General Butler (my good friend, Dr. Ryan Anderson) contemplates his contraband policy
General Butler (my good friend, Dr. Ryan Anderson) contemplates his contraband policy

We closed the concert with a big chorus from Kirke Mechem’s opera John Brown, featuring a baritone soloist as Frederick Douglass, with text compiled from his speeches in England in 1846. It may seem strange to end with an antebellum text, but it culminates in the choir quoting the Declaration of Independence:

Douglas: “What do we ask of America? We only ask that it complete its own Revolution! That revolution which declared to all the world — We hold these truths, to be self evident …” And then everyone repeats the early lines from the Declaration, concentrating heavily on “all men are created equal.”

I thought it was a nice counterpoint to the segment from Lincoln’s Second Inaugural we had just used. In both the Second Inaugural and the Gettysburg Address, Lincoln spoke of unfinished business, and subsequent generations of commemorative speeches at Gettysburg have taken their cue from Lincoln as well, defining that “unfinished business” as the persistent problem of inequality in American society. Different speakers have highlighted different types of inequality, but the theme has remained consistent, and I thought it was a good one to highlight at the end of our program.

This concert was UNCP’s last sesquicentennial event. I started the Civil War series in the fall of 2010, and I certainly plan to continue it, but I don’t plan on doing anything this large or complex for quite some time. But it was a great evening, and I can’t wait to see the video.

Jose conducting as the male singers make their entrance to The Battle Cry of Freedom
Jose conducting as the male singers make their entrance to The Battle Cry of Freedom

Fort Fisher & the “Anemic” Sesquicentennial

I spent Saturday, January 16, at the Fort Fisher State Historic Site, attending some of the 150th Anniversary Commemoration events. According to the NC Guard and the MPs who handled parking and crowd control at the state park and nearby Air Force recreation area, approximately 15,000 people attended over the course of two days. I know that number is easily dwarfed by the nearly 250,000 who showed up to some portion of the Gettysburg commemorations, but that battle is just a wee bit more famous. And I do think there is a difference between National and State historic sites when it comes to advertising, resources, and the likely reach of its popularity. Besides, the two parks are vastly different in size — 7,000 people or so per day on the remaining grounds of the Fort Fisher site felt pretty crowded, and was complicated enough from a logistical standpoint. There’s really only one road in and out.

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After giving my little talk, I watched the formal “opening ceremony” at the Battle Acre. VIPs were seated in front of the monument, with the rest of us milling around behind. Participants for the battle re-enactment to take place later that day lined up in formation at the back of the grounds. The governor spoke — full of praise for the military, but saying little, if anything, about the Civil War, its legacy, or what happened at Fort Fisher — and then Ed Bearss delivered the keynote address. Most of his speech was predictable and forgettable, from my perspective, although delivered with admirable energy. But toward the end of his address, he ventured to compare the day’s events and crowds with the 100th anniversary of the second battle of Fort Fisher.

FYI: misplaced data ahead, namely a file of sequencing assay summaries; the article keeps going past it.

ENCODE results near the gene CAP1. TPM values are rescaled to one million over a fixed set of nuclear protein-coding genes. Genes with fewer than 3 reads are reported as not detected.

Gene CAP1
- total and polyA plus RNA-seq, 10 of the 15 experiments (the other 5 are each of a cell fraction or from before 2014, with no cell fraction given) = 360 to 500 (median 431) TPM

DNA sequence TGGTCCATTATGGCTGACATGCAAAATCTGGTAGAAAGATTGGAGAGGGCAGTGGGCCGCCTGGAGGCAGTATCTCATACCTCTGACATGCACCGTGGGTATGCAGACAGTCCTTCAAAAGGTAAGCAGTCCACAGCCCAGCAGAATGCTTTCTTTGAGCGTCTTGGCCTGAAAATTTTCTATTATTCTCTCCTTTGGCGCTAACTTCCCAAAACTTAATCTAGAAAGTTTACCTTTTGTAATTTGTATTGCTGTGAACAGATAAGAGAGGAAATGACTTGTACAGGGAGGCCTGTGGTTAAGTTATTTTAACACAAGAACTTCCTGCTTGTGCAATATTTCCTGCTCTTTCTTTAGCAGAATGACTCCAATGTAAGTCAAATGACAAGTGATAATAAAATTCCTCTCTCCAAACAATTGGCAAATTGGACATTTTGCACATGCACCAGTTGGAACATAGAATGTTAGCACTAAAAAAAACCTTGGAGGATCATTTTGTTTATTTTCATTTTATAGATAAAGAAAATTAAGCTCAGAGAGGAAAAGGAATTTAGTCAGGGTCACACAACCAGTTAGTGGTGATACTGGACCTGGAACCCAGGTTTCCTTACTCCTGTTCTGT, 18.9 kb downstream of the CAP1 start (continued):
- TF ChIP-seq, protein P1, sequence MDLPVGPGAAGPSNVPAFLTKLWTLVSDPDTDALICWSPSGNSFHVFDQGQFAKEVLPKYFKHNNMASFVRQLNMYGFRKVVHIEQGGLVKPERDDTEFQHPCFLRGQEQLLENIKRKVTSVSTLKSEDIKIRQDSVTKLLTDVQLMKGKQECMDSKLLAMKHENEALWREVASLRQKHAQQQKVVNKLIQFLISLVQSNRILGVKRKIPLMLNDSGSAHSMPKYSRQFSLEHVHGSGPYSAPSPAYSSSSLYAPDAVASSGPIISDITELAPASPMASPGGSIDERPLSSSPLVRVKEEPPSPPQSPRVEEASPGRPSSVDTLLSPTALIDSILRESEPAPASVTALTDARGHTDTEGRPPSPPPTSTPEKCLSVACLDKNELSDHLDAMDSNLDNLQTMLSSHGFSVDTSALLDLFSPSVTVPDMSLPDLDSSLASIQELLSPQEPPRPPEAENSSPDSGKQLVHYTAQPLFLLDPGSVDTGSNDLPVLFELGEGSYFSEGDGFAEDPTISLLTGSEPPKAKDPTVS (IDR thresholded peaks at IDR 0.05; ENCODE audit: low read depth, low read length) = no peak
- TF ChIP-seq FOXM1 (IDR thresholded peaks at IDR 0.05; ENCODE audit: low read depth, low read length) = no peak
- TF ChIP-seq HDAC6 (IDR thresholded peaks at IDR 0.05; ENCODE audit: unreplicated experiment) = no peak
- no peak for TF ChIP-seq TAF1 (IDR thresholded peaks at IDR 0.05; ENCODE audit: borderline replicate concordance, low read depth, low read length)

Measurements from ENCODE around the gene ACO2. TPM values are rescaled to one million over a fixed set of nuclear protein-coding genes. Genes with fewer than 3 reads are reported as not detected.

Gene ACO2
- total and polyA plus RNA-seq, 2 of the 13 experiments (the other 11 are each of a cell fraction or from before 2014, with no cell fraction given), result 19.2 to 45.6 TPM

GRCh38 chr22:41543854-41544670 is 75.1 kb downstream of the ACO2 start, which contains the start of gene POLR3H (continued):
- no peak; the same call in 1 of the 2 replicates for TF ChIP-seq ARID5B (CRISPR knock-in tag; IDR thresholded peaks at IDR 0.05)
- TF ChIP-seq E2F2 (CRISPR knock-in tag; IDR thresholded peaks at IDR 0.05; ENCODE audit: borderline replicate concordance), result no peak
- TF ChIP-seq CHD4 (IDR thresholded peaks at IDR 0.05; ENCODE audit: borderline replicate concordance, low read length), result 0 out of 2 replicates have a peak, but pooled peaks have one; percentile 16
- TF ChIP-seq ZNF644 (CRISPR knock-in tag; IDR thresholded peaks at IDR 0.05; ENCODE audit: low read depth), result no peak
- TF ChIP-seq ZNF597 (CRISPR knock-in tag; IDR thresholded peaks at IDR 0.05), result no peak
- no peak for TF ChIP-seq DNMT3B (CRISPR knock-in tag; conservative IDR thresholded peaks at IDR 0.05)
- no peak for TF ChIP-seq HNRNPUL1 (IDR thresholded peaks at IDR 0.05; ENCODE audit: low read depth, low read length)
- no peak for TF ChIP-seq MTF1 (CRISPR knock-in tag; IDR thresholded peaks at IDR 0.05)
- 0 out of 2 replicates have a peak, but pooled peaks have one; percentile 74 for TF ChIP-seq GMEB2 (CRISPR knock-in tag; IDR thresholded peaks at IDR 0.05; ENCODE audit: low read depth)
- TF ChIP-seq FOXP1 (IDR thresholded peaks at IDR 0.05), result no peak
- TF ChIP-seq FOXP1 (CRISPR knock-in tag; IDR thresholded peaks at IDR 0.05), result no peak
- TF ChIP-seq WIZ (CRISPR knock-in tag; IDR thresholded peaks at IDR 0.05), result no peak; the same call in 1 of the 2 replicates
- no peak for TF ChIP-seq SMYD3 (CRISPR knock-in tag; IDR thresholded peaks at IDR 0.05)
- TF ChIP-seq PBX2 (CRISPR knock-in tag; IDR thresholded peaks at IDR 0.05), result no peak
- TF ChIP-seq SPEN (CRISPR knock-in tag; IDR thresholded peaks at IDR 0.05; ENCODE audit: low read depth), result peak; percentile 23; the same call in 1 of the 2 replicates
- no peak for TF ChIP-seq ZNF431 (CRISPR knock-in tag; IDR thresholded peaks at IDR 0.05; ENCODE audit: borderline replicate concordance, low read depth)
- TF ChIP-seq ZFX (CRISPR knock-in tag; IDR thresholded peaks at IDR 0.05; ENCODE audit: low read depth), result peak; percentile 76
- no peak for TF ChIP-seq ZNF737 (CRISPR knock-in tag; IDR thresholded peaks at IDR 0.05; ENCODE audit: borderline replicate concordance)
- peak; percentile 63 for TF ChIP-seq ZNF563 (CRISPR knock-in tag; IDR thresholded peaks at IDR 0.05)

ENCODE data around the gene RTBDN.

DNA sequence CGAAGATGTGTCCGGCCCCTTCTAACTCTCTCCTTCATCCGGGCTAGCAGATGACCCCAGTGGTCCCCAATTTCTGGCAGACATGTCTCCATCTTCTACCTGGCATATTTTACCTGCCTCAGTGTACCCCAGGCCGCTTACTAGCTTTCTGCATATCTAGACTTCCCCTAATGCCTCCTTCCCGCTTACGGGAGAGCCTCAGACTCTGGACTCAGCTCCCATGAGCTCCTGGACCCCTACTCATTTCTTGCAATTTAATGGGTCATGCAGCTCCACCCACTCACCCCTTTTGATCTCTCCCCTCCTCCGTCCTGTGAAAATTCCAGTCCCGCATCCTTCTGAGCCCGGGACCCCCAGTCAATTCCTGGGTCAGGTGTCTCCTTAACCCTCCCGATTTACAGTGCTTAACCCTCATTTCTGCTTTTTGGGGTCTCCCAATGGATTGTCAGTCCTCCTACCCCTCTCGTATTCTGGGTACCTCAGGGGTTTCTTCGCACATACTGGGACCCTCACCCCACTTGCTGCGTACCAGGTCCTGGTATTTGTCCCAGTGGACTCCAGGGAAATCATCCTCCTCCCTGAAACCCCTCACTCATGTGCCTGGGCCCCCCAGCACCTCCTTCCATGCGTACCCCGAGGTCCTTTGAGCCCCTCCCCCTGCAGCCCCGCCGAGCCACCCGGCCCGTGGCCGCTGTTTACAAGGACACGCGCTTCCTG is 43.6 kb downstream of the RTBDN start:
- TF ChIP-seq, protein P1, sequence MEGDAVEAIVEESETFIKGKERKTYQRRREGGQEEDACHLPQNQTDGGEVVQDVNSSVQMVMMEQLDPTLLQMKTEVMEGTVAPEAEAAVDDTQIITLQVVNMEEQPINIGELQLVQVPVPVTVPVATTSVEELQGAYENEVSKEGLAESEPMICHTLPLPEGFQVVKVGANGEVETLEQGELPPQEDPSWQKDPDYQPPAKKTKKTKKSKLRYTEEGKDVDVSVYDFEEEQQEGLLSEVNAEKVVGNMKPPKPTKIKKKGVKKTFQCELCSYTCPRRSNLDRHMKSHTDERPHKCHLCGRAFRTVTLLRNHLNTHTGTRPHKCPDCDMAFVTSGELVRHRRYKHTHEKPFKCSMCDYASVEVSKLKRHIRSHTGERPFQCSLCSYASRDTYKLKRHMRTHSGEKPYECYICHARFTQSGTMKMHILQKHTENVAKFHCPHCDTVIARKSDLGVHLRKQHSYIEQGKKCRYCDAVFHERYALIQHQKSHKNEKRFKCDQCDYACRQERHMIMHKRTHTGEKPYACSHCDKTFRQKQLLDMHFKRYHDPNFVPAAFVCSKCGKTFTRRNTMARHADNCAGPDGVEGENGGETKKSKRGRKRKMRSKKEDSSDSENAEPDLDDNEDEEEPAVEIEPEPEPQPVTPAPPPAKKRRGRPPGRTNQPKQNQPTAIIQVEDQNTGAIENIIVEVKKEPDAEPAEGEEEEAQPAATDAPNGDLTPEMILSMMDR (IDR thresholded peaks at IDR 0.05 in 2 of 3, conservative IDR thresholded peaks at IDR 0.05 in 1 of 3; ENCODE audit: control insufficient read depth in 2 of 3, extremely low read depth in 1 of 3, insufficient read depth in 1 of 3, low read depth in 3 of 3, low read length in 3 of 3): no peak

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According to Bearss, the sesquicentennial far exceeded the centennial. Certainly, we are well aware that celebrations flamed out after the Gettysburg Centennial, for a number of reasons, and Sesquicentennial organizations have proclaimed their intentions all along to finish stronger than their commemorative predecessors. So I’m not surprised to learn that the Fort Fisher commemorations were more robust this time around. Bearss proposed a potentially controversial reason, though: he said that the Sesquicentennial outlasted the Centennial because it was directed by the states rather than a national commission, and thus better reflected the hearts and will of the people.

Last spring, public historians and bloggers (see Kevin Levin, Craig Swain, etc.) vigorously denied Gary Gallagher’s assertion that the sesquicentennial had been “anemic” compared to the centennial. Gallagher specifically cited the lack of a national commission as one of the factors limiting sesquicentennial events — but Bearss’s opposing view is intriguing. I’ve been very impressed with the North Carolina sesquicentennial commission’s events and programs, especially their ability to bring together groups that reflect the current state of North Carolina. The sesquicentennial events I’ve attended have generally reflected greater racial diversity than we often see at Civil War commemorations, although that diversity wasn’t particularly on display at Fort Fisher. But the turnout for the program, and the range of activities available for the participants, demonstrated substantial continuing interest in sesquicentennial commemorations among the population and leaders of North Carolina, for which I’m grateful.